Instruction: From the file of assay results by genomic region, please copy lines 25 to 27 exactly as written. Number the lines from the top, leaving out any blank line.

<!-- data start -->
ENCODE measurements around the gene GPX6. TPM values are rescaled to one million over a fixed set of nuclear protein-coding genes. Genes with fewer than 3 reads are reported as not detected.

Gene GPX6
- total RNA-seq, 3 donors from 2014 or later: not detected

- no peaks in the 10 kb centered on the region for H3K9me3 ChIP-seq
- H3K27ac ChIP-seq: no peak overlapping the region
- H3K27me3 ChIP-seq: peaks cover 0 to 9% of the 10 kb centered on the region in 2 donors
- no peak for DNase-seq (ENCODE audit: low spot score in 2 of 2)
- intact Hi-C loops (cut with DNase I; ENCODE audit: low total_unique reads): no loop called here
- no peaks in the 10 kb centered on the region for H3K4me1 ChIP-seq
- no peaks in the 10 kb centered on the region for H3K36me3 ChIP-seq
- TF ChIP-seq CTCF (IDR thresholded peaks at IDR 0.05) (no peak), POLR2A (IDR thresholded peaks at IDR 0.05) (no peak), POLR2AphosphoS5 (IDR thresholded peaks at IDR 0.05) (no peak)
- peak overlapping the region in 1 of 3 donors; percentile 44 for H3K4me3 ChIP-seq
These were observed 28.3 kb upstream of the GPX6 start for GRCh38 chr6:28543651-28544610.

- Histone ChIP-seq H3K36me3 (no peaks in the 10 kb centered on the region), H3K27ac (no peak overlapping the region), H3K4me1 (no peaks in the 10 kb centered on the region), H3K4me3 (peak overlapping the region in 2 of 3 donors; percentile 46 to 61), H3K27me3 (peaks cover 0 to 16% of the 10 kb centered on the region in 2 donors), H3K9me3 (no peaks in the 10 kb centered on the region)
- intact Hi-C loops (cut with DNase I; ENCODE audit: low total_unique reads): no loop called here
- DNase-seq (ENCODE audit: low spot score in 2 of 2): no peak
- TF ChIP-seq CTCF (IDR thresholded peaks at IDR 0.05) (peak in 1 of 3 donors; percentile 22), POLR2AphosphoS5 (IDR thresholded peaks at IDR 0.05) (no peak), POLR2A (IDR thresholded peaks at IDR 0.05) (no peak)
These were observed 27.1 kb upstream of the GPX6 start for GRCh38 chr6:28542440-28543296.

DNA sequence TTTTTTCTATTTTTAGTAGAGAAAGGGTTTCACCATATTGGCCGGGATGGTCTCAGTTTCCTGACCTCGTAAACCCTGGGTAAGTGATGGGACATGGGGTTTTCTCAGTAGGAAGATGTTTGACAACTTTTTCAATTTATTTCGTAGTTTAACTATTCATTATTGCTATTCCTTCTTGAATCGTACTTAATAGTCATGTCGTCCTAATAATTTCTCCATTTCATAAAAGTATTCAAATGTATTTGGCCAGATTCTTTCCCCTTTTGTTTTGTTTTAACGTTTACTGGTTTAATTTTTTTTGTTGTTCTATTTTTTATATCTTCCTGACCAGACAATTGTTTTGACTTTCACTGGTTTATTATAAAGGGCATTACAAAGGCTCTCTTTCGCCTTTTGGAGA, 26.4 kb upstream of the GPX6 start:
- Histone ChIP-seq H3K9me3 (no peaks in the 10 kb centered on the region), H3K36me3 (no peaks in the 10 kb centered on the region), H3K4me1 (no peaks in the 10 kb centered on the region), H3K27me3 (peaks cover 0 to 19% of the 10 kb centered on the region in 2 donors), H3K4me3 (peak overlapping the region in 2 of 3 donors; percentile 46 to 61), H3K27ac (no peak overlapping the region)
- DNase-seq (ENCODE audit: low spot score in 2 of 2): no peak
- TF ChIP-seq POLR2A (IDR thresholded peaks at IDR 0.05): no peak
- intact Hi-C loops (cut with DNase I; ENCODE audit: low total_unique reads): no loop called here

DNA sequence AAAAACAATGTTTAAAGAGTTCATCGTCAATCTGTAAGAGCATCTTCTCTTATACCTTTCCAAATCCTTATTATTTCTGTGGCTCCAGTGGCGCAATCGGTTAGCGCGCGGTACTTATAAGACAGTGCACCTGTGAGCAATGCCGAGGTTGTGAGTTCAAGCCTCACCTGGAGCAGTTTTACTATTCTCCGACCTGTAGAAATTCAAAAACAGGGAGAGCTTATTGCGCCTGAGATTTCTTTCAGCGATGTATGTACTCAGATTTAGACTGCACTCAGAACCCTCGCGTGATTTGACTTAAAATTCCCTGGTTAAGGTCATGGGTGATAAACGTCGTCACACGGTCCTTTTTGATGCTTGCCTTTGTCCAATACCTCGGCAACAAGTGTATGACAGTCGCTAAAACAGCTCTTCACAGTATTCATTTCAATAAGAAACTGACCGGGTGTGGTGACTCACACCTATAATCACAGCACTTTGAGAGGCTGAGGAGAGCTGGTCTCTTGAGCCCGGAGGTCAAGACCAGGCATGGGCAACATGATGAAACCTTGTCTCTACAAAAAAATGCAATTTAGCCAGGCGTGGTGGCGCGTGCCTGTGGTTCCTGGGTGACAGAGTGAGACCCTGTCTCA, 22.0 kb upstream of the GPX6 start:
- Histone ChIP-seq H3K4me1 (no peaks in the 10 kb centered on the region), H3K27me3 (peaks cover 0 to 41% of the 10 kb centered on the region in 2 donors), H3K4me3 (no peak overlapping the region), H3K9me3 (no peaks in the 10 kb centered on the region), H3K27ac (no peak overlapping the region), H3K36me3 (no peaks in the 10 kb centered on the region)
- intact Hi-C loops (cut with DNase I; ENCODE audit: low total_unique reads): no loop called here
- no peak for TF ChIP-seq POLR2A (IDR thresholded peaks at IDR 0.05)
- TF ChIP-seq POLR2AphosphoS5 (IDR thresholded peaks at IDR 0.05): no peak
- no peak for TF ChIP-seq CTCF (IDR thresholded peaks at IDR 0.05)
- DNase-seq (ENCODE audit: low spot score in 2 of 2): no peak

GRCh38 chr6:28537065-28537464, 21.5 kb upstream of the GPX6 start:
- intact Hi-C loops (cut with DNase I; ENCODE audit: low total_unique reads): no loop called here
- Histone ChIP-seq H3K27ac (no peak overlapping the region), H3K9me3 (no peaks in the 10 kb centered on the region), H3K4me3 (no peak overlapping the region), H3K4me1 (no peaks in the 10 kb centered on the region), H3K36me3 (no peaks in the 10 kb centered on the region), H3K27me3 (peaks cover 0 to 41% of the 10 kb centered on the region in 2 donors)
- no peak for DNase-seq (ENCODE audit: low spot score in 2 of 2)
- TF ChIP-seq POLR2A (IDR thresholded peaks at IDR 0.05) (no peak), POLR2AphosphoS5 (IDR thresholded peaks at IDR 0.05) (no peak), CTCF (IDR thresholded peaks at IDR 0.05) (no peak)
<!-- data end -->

- Histone ChIP-seq H3K4me1 (no peaks in the 10 kb centered on the region), H3K27me3 (peaks cover 0 to 41% of the 10 kb centered on the region in 2 donors), H3K4me3 (no peak overlapping the region), H3K9me3 (no peaks in the 10 kb centered on the region), H3K27ac (no peak overlapping the region), H3K36me3 (no peaks in the 10 kb centered on the region)
- intact Hi-C loops (cut with DNase I; ENCODE audit: low total_unique reads): no loop called here
- no peak for TF ChIP-seq POLR2A (IDR thresholded peaks at IDR 0.05)